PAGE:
District Attorney George Gascón is a cagey one, that’s for sure.
This week, there’s been a lot of media buzz about the potential that Gascón will dismantle or neuter the Hardcore Gang Division of the L.A. County District Attorney’s Office.
Multiple sources within the DA’s office, fearful for their jobs, are speaking to media outlets on condition of anonymity, saying Gascón plans to torpedo the unit as part of his criminal justice “reform,” which sure looks a lot like an effort to put more criminals on the streets and ignore the concerns of crime victims, their families and the public at large.
But, when confronted on it, all Gascón and his operatives will say is this, which was sent to The Signal not as a direct quote from the DA, but as a paraphrase of his response to the question:
“We have been evaluating all the functions of this office. I want to make sure we take a 21st century approach to our work, become science and data informed and we also become more efficient.
“In the interim we are evaluating functions and we will continue to do so and look at the areas we want to provide more resources and the areas we want to de-emphasize.”
That, folks, is what is called a “nonanswer.”
Sources in Gascón’s office are persistent in their belief, based on equally persistent chatter in their ranks, that the DA has the Hardcore Gang Division in his crosshairs. It would make sense: The district attorney, since he took office a few months ago, has already gutted prosecution of numerous crimes, abandoned sentencing enhancements for gang crimes and third strikes, and has taken multiple other pro-criminal measures.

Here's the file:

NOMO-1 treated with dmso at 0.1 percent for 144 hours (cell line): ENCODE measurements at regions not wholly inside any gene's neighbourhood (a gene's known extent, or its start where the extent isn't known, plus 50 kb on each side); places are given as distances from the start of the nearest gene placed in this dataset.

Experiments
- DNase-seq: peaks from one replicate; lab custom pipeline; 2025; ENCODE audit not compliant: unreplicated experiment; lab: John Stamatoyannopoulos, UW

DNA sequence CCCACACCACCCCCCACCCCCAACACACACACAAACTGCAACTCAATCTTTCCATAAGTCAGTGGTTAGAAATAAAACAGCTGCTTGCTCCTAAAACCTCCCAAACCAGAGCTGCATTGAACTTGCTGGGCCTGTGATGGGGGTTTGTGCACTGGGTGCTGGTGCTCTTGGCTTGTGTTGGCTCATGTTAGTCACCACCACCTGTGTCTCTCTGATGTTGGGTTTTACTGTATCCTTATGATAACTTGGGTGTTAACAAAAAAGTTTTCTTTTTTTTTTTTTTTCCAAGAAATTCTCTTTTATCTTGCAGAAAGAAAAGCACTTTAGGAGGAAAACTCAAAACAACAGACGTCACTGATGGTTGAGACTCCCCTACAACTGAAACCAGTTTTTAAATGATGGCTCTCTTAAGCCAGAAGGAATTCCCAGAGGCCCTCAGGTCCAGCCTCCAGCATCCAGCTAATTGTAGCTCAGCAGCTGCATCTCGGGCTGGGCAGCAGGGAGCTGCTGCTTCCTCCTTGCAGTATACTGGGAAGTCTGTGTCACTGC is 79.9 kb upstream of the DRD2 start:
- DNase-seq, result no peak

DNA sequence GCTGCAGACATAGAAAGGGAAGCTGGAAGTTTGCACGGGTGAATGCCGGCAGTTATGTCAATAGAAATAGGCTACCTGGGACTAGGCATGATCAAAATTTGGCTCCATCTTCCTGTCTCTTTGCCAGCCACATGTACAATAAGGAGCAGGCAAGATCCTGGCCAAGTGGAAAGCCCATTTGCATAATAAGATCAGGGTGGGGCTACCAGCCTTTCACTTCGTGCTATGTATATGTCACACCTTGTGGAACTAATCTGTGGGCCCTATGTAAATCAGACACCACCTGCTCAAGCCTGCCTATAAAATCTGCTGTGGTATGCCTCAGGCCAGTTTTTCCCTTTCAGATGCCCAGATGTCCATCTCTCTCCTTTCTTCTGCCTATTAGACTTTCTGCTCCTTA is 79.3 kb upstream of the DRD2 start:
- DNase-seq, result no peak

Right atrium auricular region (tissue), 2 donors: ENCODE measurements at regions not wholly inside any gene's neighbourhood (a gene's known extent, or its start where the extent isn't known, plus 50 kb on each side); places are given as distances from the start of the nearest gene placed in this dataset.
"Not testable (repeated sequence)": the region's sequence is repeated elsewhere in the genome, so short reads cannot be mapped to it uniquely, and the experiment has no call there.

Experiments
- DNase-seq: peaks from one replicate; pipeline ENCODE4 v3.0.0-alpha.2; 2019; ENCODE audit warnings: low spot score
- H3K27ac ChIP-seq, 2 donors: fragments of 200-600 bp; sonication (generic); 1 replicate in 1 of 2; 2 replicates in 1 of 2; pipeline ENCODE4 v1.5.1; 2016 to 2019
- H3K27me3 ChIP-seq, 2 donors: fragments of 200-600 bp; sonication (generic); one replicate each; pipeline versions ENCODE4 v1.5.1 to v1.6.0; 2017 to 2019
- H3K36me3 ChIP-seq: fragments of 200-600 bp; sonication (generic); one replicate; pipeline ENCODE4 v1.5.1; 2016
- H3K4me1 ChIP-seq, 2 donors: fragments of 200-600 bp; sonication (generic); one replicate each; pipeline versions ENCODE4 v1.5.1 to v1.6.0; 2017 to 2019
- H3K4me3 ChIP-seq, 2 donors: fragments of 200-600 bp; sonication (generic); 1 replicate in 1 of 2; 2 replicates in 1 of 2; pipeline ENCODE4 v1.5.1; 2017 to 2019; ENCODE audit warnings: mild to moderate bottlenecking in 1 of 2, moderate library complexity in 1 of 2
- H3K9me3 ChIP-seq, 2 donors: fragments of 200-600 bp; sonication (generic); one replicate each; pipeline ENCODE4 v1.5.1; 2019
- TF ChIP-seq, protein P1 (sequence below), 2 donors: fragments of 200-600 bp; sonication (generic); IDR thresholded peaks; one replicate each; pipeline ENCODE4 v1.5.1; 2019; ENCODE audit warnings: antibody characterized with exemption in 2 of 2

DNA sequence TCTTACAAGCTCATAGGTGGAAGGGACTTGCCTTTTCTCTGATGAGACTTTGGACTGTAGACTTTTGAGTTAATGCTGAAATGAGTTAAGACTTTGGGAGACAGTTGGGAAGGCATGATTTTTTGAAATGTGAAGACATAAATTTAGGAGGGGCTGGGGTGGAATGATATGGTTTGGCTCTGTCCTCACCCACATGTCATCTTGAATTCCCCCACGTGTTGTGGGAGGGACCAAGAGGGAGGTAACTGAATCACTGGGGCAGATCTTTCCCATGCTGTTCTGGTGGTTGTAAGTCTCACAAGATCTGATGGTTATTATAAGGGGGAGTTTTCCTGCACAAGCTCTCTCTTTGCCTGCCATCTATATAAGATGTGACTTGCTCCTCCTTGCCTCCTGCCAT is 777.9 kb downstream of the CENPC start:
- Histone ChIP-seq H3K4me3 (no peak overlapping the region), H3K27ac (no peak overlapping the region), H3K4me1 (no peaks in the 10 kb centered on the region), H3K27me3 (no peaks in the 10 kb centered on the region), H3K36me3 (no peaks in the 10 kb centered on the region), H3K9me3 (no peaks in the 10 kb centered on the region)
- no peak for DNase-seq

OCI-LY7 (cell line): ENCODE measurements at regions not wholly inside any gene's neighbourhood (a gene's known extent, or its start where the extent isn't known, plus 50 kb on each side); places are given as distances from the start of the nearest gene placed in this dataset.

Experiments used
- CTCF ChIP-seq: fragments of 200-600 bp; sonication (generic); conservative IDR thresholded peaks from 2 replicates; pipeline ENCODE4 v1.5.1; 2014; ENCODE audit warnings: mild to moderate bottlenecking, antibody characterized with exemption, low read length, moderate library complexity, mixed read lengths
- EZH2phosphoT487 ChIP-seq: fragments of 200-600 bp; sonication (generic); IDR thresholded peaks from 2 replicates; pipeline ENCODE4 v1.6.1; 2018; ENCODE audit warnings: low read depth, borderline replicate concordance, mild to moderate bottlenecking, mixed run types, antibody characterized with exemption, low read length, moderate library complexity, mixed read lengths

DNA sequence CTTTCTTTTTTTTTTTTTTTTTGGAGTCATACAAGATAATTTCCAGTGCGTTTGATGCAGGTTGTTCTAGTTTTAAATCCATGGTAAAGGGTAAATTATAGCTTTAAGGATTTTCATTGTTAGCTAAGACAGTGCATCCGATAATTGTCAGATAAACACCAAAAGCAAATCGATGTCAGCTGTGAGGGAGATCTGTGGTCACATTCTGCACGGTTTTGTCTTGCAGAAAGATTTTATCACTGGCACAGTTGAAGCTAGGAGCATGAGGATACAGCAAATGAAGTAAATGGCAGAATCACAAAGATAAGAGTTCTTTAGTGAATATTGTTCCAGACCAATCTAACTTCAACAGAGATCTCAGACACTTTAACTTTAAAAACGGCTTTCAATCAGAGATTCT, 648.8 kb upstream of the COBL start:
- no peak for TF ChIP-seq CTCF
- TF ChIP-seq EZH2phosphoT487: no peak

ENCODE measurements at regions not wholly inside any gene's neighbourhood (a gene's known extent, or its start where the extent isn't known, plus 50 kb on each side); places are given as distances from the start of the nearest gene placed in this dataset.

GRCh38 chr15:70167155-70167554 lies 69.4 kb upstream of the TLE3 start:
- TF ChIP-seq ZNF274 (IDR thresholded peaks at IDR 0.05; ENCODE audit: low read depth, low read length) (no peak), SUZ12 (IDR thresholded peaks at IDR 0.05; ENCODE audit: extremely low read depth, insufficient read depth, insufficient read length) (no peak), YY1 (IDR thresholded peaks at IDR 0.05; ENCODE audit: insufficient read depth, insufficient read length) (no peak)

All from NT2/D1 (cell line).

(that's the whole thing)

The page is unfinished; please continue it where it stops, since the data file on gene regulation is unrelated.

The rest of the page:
Sources in the DA’s office are rightly concerned. For example, there’s this, from one such source who fears reprisals should anonymity not be granted:
“Gascón is about to disband the Hardcore Gang Division. He’s decentralizing the smartest and hardest-working prosecutors assigned to gang murders and putting them out to pasture. Then he is going to take the personnel influx resulting from the disbandment to make a resentencing unit. The resentencing unit will then be responsible for releasing from prison ANYONE who meets one of the following criteria serving prison for ANY crime (child rape and murder) no matter how heinous and no matter how well they have been doing in prison (racketeering and organized crime):
“1) Served 15 years state prison.
“2) Was convicted under 18.
“3) Is serving a sentence based only (on) time remaining on enhancements (strikes, guns, causing great bodily injury, gang, etc.).
“4) Criminalized survivors (no proffered definition).
“5) People susceptible to COVID.
“6) Anyone the prisons recommend for release.
“7) Anyone over 60.
“It is estimated that 20,000-30,000 inmates fall into one of these categories. Ninety-one percent of the total are serious, violent, or sexual offenders. However, the court will have to agree to resentencing in each case. Gascón has caused a liberal judge friend of his to come out of retirement, and she will be assigned to handle all the resentencing motions. It is believed that she will rubber-stamp all of the motions. While it is the court that heard a defendant’s case that must sentence the defendant, it is not clear that that rule applies to RE-sentencing. So this gambit may work.”
The upshot? Gascón is seeking to release potentially thousands of violent criminals onto the streets of L.A. County — and to stop pursuing prosecution of the new ones.
Murderers. Rapists. Sex traffickers. Violent gang members.
To all of them, Gascón is the best news they’ve seen. He must be stopped. Since he has not publicly acknowledged his plan to kneecap the Hardcore Gang Division, he can still walk it back. That might offer some reprieve.
But the die is cast: Gascón’s mission is clear, and his priority is not public safety. His priority is coddling criminals. And that’s why the effort to recall Gascón and oust him from office just may be the most important grassroots effort ever undertaken in L.A. County.